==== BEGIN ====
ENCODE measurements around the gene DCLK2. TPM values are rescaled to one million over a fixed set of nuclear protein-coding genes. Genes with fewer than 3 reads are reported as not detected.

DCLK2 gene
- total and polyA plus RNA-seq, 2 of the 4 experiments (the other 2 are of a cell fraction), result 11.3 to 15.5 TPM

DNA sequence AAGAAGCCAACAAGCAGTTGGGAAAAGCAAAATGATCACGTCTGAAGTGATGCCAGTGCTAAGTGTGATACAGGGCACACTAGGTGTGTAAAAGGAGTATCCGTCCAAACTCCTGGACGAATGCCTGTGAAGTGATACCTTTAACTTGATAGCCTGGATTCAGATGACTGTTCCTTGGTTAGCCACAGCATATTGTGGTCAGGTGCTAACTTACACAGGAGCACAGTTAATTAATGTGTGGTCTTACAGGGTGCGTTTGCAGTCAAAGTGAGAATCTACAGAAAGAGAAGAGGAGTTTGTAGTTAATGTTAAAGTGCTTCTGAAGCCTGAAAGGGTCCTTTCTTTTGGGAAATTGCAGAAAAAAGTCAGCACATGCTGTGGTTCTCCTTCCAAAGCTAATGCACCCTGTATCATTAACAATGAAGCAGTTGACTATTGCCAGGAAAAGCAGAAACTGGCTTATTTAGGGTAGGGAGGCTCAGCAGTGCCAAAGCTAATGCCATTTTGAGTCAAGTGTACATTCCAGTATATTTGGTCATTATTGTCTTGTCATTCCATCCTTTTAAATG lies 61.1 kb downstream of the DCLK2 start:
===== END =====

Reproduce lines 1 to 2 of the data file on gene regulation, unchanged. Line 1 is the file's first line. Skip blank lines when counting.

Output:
ENCODE measurements around the gene DCLK2. TPM values are rescaled to one million over a fixed set of nuclear protein-coding genes. Genes with fewer than 3 reads are reported as not detected.

DCLK2 gene